"We've run the whole gamut from self-working to difficult and from sensible to totally insane. I really believe that there has been something for just about everybody!" -- Simon Lovell, "Final Simey Words," Simon Says
For the rest of us, as Steve Jobs might say, there is an abundance of astonishing magic in the remaining chapters -- "Openers, Middlers, and Closers" "Sitting Specials and Other Bits," "Gaffed and Faked," and "Gags, Stunts, and Other Bits!" Some of the best material is in fact self working, and you will have a difficult time not adding some of this stuff to your repertoire. The first of these chapters meets Simon's criteria for walk-around and table hopping, the second contains material for seated situations, the third uses simple gaffs, and the last holds such weirdness as the pen through tongue and the rising cards from a glass of beer, sort of.
"Simon is one of the many guest performers that I've invited behind the bar including J.C. Wagner, Bob Sheets, Johnny Thompson, John Carney and even the late Fred Kaps. Yet I've never seen anyone get the reaction that Simon received that evening."
As mentioned above, all the material is strong, practical, real-world stuff. The following items therefore are only representative effects that I liked, the tip of a rich card trick iceberg.
Another Departed Point -- Probably the best version of this type, from the famous Elmsley plots "Between Your Palms" and "Point of Departure." Three cards are selected and found, but the killer is that a spectator's signed card turns out to be the card placed under another spectator's hand before the effect begins. Available in this issue if you know the secret word.
Predicted Bermuda -- Spectator mixes a red deck behind his back and removes three cards. Magician removes a blue deck and shows three cards to be reversed. These match the spectator's cards.
Hold the Mayo -- A very effective three-phase sandwich effect. The red kings repeatedly sandwich the spectator's signed card, in increasingly impossible ways.
Sleight of Mouth -- This has to be the wildest card from mouth routine on record. Simon starts with the entire deck in his mouth.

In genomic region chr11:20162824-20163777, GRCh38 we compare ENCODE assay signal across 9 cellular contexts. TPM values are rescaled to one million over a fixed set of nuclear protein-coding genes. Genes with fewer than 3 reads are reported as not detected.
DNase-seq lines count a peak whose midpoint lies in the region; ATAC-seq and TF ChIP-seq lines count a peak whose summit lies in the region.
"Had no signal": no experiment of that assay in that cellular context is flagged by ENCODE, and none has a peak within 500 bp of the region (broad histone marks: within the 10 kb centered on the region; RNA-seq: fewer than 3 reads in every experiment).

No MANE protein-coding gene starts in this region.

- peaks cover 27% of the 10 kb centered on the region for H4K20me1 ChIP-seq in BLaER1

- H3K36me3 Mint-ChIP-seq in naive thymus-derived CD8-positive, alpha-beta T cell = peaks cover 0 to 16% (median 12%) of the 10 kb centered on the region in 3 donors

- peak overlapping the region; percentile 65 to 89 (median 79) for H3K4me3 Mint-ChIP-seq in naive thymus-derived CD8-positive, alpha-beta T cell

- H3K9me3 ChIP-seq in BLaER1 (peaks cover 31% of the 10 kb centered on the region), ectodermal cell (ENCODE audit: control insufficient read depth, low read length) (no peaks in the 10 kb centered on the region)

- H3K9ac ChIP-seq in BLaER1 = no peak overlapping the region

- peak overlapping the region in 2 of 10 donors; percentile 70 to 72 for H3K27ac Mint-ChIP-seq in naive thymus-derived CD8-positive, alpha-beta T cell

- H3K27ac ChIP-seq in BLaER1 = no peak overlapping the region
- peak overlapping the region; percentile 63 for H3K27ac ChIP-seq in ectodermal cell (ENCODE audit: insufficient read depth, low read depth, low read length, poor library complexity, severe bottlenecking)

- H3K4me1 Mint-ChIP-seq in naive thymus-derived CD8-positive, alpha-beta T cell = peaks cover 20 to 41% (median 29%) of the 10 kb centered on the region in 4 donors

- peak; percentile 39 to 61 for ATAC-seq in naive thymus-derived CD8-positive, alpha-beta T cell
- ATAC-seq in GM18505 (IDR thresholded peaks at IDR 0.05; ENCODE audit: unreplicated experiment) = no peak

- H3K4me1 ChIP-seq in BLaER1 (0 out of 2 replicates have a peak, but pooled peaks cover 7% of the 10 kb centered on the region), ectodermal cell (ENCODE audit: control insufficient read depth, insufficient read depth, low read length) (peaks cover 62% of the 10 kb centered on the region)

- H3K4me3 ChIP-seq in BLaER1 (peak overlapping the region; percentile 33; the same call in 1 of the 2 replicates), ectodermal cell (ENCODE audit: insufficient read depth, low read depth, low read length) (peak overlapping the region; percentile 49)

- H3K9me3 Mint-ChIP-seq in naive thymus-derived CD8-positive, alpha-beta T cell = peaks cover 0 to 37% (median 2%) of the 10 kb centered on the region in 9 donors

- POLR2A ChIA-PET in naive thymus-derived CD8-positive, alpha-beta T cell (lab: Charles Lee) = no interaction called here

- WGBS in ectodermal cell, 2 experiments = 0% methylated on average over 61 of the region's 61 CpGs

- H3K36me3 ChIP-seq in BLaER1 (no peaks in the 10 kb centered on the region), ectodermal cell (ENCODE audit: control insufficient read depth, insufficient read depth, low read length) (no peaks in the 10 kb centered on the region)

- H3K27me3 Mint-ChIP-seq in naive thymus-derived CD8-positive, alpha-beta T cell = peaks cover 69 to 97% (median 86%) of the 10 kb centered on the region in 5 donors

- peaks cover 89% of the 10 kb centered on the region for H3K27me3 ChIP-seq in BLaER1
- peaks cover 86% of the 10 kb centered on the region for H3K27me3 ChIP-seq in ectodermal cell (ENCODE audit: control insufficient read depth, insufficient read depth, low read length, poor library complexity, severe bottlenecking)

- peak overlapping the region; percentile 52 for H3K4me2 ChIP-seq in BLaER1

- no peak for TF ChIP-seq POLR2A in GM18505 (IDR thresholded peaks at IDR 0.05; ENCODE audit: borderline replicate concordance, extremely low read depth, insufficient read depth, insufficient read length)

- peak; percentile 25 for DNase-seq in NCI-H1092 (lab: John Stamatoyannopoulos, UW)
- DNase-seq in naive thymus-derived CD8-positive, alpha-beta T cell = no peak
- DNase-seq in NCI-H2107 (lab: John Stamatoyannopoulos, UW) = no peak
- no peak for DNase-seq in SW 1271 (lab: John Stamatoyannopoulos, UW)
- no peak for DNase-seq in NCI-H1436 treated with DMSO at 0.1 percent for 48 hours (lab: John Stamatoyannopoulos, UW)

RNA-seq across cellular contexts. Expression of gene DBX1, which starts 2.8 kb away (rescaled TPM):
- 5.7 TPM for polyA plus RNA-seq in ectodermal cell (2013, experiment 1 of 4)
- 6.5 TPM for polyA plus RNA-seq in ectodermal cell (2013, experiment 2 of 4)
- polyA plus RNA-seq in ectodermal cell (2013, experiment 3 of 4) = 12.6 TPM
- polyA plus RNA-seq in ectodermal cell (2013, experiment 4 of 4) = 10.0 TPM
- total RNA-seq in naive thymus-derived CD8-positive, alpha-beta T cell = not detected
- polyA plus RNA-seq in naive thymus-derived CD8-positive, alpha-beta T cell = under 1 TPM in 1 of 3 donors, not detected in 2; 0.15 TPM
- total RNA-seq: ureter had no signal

Who Killed Lilly Longlegs? -- A "Sam the Bellhop" effect with a great script and all Simon's thinking as to how to make this play. All you do is turn over the cards and say the words. But over the years, in the real bars of the world, guys like Frank Everhart and Eric Mead and Bill Malone have killed with this stuff, and so has Simon, who teaches you how. He uses it to close his small parlor shows.
The Lemming Ace Exchange -- Based on a Roy Walton plot, a spectator's card changes places with a jumbo ace. One of the craziest patter stories in the book, with the magician breaking down and weeping.
Impossible Location -- Just a deadly mental effect, or at least that's how I would present it. Magician turns his back, and spectator deals cards onto the table. She stops anywhere and looks at her card. She then regroups all the cards, any way she pleases, and shuffles the deck, repeatedly if she wishes. Magician now turns around for the first time and instantly knows her card. She can examine the ordinary deck until the next issue of The Braue Notebooks appears, and she will find nothing. No stooges, no hidden cameras, just you and her. She should now be putty in your hands.
Ambitious Everywhere and Nowhere -- One of my favorites in the book. Paul Gertner features an effect called "Paul's Opener," in which he repeatedly forces the same card on a spectator. This effect is like that, but with a much stronger and more physical interaction with the spectator. More of a bar trick than a corporate trick, but if bars are your milieu, this effect is ideal.
Challenge Reverse! -- Involve as many spectators as you wish. Let ten of the spekky bastards (excuse me, chaps) take a card. The cards are very cleanly returned to the deck and the deck is fairly squared. Magician slams the deck between his hands but fails to find any of the cards, much less all of them. He salvages the moment by causing all the chosen cards to reverse themselves in the deck. Oh so easy.